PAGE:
Tuesday, May 25, 2004

The issue is not about how cool the phone looks

Martin Geddes blogs Finland, Finland, Finland offering opposing views on whether Nokia can get its cool back (not to mention growth, profitability, etc). What I find interesting about this discussion is that here (and elsewhere - Techdirt and BusinessWeek) the debate is about industrial design -- do Nokia phones look and feel cool? But in my opinion this is not at all what the next evolution of the device is all about...

Nokia made a really smart move -- they jumped on the digital bandwagon early, when a lot of their competitors (and leader Motorola) stuck with analog. The question in my mind is whether or not Nokia will make the next jump from phone to computer.

The handset industry has approached the problem of increasing features in handsets from a consumer electronics perspective -- pack the electronics tighter, pre-wire the features, and focus the device on a particular demographic.

Two years ago I was at the Nokia Mobile Internet Conference and heard Jorma Ollila's keynote speech in which he said that in the future every phone would be unique. That is, you would have a phone that suited your needs, I would have one that suited mine, and 500 million other people would have their own idiosyncratic versions of the "perfect" phone.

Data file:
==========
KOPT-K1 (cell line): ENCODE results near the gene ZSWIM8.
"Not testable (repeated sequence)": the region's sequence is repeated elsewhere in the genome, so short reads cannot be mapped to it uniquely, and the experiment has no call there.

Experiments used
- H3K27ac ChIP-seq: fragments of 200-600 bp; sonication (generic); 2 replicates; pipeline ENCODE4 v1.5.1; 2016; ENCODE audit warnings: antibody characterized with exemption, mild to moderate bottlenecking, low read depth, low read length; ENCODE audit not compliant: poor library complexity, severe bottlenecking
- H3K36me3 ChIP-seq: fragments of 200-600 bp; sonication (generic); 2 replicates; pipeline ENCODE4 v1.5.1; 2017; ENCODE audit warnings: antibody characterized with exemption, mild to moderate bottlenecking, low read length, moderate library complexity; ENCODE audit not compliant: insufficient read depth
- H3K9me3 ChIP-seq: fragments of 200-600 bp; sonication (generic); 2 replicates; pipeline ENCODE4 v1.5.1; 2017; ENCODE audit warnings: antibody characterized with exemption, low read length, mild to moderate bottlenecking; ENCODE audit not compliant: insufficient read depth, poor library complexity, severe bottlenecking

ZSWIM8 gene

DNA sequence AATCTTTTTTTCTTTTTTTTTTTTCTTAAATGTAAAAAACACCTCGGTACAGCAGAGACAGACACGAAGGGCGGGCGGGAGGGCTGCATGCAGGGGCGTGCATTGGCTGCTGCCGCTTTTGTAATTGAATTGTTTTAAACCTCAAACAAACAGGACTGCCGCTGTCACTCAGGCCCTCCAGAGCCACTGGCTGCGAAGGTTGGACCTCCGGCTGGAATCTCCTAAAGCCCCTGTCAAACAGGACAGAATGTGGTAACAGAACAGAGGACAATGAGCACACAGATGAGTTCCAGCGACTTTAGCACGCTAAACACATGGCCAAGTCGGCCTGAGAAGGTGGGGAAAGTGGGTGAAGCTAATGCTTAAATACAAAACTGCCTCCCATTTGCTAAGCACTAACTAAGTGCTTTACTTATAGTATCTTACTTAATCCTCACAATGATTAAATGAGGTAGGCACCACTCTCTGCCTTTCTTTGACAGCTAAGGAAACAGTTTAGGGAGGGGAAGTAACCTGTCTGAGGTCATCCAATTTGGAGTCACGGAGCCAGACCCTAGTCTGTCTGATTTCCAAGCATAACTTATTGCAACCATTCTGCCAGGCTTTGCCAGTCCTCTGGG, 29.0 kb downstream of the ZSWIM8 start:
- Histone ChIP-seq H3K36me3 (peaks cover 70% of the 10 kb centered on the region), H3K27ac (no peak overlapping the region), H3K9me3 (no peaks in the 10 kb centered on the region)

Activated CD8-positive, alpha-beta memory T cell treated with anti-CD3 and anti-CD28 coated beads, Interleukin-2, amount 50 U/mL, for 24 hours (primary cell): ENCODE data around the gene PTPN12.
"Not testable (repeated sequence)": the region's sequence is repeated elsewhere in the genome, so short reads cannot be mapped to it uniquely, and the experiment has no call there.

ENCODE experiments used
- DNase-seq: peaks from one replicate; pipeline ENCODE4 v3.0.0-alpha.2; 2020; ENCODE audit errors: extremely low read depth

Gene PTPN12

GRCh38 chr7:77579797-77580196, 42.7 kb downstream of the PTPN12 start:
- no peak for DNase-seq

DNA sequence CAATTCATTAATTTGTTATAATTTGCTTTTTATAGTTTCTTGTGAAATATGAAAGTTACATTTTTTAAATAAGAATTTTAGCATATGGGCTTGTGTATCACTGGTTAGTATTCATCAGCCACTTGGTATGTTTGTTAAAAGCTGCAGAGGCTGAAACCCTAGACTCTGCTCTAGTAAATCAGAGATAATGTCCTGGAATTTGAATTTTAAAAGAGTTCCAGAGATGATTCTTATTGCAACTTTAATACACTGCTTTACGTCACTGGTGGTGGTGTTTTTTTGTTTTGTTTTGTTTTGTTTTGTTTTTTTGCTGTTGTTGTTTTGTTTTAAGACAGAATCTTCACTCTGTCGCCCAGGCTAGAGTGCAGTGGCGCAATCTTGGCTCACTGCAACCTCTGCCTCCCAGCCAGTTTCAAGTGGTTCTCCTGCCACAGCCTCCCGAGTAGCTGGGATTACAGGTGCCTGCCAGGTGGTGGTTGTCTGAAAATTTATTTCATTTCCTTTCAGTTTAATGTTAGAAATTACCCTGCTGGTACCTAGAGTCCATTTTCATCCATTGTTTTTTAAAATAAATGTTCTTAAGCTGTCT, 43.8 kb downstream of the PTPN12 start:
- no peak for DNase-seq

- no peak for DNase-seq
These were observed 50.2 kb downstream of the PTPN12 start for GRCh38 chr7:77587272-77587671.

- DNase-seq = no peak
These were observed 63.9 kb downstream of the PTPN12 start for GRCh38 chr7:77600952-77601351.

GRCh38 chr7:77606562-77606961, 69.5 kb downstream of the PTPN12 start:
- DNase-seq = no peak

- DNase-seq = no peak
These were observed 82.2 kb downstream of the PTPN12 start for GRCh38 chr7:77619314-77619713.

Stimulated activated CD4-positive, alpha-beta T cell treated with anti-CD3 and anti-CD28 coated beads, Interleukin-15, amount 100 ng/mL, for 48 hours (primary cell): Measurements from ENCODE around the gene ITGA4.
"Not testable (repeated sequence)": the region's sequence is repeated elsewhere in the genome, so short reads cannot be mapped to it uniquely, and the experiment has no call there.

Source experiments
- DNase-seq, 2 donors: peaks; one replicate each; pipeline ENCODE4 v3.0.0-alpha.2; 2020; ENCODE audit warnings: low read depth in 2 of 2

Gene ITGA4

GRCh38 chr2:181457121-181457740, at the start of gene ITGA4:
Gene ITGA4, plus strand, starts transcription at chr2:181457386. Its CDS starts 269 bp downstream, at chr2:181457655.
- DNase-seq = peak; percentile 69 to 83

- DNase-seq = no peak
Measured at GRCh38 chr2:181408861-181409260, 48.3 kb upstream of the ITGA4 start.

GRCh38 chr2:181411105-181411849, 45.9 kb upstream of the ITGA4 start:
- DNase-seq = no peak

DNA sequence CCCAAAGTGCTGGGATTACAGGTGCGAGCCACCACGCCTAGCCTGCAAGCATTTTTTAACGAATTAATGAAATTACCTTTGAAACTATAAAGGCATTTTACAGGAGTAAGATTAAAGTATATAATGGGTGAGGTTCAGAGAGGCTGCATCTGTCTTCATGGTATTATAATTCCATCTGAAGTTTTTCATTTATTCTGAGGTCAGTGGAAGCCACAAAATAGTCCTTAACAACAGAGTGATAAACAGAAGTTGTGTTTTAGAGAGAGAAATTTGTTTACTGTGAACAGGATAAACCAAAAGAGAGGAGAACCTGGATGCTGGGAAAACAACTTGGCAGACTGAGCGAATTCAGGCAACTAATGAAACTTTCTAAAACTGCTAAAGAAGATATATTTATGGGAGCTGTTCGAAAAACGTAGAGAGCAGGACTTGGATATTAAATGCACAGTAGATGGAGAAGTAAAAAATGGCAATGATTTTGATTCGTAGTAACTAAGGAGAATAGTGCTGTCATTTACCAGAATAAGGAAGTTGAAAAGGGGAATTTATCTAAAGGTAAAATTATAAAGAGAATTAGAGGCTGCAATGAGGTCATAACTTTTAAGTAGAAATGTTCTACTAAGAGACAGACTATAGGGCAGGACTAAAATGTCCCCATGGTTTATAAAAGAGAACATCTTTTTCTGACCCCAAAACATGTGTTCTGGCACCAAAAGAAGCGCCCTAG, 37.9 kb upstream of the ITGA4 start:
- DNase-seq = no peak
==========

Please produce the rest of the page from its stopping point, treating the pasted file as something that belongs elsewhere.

The only path to this vision is by making the leap from thinking of the phone as a consumer device to thinking of it as a computing platform -- infinitely programmable to provide whatever feature set a given user wants -- even different feature sets at different times of the day (work vs evening).

Nokia's purchase of Symbian solidifies their intent to own this new phase, but will they understand enough about this alien world and will they understand it fast enough? Microsoft is moving quickly, and we could wake up one day with Windows ubiquitious in our pockets the way it already is on our desktops.

No comments: